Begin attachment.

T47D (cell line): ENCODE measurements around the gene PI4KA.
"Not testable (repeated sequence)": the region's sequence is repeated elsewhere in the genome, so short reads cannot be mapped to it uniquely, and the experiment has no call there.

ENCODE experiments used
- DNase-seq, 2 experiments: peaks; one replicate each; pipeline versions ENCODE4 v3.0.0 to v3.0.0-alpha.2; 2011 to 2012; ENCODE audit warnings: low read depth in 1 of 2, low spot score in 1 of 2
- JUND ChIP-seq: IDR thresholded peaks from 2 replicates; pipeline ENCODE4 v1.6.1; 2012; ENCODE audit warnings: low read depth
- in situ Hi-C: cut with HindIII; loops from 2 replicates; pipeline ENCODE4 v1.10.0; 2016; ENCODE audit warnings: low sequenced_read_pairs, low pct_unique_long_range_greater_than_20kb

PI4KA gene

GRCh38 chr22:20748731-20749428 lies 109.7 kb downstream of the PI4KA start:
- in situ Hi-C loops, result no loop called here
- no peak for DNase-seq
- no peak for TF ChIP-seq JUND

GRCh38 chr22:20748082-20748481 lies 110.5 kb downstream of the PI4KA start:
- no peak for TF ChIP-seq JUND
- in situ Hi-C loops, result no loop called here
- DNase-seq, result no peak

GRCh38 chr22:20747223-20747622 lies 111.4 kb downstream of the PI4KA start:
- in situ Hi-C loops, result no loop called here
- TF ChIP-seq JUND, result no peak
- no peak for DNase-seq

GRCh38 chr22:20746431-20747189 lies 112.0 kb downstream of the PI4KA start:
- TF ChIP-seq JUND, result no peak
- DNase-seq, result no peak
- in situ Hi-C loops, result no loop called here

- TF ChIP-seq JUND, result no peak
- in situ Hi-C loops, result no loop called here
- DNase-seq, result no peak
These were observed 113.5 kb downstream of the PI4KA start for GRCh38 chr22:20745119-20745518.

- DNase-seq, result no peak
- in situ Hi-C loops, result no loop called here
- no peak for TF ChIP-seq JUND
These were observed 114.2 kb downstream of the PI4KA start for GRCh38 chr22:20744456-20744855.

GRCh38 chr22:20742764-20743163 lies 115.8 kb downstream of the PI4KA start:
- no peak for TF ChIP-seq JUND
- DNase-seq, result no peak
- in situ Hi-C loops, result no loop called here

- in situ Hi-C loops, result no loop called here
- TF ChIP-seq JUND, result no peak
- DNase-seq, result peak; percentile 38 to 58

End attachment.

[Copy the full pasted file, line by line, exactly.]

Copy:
T47D (cell line): ENCODE measurements around the gene PI4KA.
"Not testable (repeated sequence)": the region's sequence is repeated elsewhere in the genome, so short reads cannot be mapped to it uniquely, and the experiment has no call there.

ENCODE experiments used
- DNase-seq, 2 experiments: peaks; one replicate each; pipeline versions ENCODE4 v3.0.0 to v3.0.0-alpha.2; 2011 to 2012; ENCODE audit warnings: low read depth in 1 of 2, low spot score in 1 of 2
- JUND ChIP-seq: IDR thresholded peaks from 2 replicates; pipeline ENCODE4 v1.6.1; 2012; ENCODE audit warnings: low read depth
- in situ Hi-C: cut with HindIII; loops from 2 replicates; pipeline ENCODE4 v1.10.0; 2016; ENCODE audit warnings: low sequenced_read_pairs, low pct_unique_long_range_greater_than_20kb

PI4KA gene

GRCh38 chr22:20748731-20749428 lies 109.7 kb downstream of the PI4KA start:
- in situ Hi-C loops, result no loop called here
- no peak for DNase-seq
- no peak for TF ChIP-seq JUND

GRCh38 chr22:20748082-20748481 lies 110.5 kb downstream of the PI4KA start:
- no peak for TF ChIP-seq JUND
- in situ Hi-C loops, result no loop called here
- DNase-seq, result no peak

GRCh38 chr22:20747223-20747622 lies 111.4 kb downstream of the PI4KA start:
- in situ Hi-C loops, result no loop called here
- TF ChIP-seq JUND, result no peak
- no peak for DNase-seq

GRCh38 chr22:20746431-20747189 lies 112.0 kb downstream of the PI4KA start:
- TF ChIP-seq JUND, result no peak
- DNase-seq, result no peak
- in situ Hi-C loops, result no loop called here

- TF ChIP-seq JUND, result no peak
- in situ Hi-C loops, result no loop called here
- DNase-seq, result no peak
These were observed 113.5 kb downstream of the PI4KA start for GRCh38 chr22:20745119-20745518.

- DNase-seq, result no peak
- in situ Hi-C loops, result no loop called here
- no peak for TF ChIP-seq JUND
These were observed 114.2 kb downstream of the PI4KA start for GRCh38 chr22:20744456-20744855.

GRCh38 chr22:20742764-20743163 lies 115.8 kb downstream of the PI4KA start:
- no peak for TF ChIP-seq JUND
- DNase-seq, result no peak
- in situ Hi-C loops, result no loop called here

- in situ Hi-C loops, result no loop called here
- TF ChIP-seq JUND, result no peak
- DNase-seq, result peak; percentile 38 to 58